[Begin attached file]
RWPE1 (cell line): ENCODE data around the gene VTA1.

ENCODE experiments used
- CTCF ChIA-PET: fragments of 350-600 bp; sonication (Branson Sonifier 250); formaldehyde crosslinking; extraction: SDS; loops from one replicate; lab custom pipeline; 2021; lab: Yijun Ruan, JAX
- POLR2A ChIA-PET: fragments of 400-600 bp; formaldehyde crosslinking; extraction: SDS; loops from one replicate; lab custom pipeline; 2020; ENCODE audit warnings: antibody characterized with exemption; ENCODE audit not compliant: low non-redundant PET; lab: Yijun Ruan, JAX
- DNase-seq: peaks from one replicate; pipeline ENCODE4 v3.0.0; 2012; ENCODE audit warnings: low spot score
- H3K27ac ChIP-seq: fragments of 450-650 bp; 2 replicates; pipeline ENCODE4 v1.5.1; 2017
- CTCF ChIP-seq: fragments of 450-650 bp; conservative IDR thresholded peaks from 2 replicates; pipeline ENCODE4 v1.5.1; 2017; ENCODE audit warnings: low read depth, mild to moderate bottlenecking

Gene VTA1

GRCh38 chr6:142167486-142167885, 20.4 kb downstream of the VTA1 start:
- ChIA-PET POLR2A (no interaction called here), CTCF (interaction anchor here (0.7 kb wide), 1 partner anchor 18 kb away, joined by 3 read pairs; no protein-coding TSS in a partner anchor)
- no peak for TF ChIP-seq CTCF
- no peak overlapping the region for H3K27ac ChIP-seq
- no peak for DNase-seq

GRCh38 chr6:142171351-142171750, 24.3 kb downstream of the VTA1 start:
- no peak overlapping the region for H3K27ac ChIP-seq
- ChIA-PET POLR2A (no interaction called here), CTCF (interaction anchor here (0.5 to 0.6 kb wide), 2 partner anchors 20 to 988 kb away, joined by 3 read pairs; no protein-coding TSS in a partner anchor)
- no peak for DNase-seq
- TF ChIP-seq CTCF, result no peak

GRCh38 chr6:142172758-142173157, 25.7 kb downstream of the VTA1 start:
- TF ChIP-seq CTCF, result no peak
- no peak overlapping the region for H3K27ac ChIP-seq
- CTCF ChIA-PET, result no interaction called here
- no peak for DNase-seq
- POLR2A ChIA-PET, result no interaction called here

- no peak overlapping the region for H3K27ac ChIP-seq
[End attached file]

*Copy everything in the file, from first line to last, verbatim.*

RWPE1 (cell line): ENCODE data around the gene VTA1.

ENCODE experiments used
- CTCF ChIA-PET: fragments of 350-600 bp; sonication (Branson Sonifier 250); formaldehyde crosslinking; extraction: SDS; loops from one replicate; lab custom pipeline; 2021; lab: Yijun Ruan, JAX
- POLR2A ChIA-PET: fragments of 400-600 bp; formaldehyde crosslinking; extraction: SDS; loops from one replicate; lab custom pipeline; 2020; ENCODE audit warnings: antibody characterized with exemption; ENCODE audit not compliant: low non-redundant PET; lab: Yijun Ruan, JAX
- DNase-seq: peaks from one replicate; pipeline ENCODE4 v3.0.0; 2012; ENCODE audit warnings: low spot score
- H3K27ac ChIP-seq: fragments of 450-650 bp; 2 replicates; pipeline ENCODE4 v1.5.1; 2017
- CTCF ChIP-seq: fragments of 450-650 bp; conservative IDR thresholded peaks from 2 replicates; pipeline ENCODE4 v1.5.1; 2017; ENCODE audit warnings: low read depth, mild to moderate bottlenecking

Gene VTA1

GRCh38 chr6:142167486-142167885, 20.4 kb downstream of the VTA1 start:
- ChIA-PET POLR2A (no interaction called here), CTCF (interaction anchor here (0.7 kb wide), 1 partner anchor 18 kb away, joined by 3 read pairs; no protein-coding TSS in a partner anchor)
- no peak for TF ChIP-seq CTCF
- no peak overlapping the region for H3K27ac ChIP-seq
- no peak for DNase-seq

GRCh38 chr6:142171351-142171750, 24.3 kb downstream of the VTA1 start:
- no peak overlapping the region for H3K27ac ChIP-seq
- ChIA-PET POLR2A (no interaction called here), CTCF (interaction anchor here (0.5 to 0.6 kb wide), 2 partner anchors 20 to 988 kb away, joined by 3 read pairs; no protein-coding TSS in a partner anchor)
- no peak for DNase-seq
- TF ChIP-seq CTCF, result no peak

GRCh38 chr6:142172758-142173157, 25.7 kb downstream of the VTA1 start:
- TF ChIP-seq CTCF, result no peak
- no peak overlapping the region for H3K27ac ChIP-seq
- CTCF ChIA-PET, result no interaction called here
- no peak for DNase-seq
- POLR2A ChIA-PET, result no interaction called here

- no peak overlapping the region for H3K27ac ChIP-seq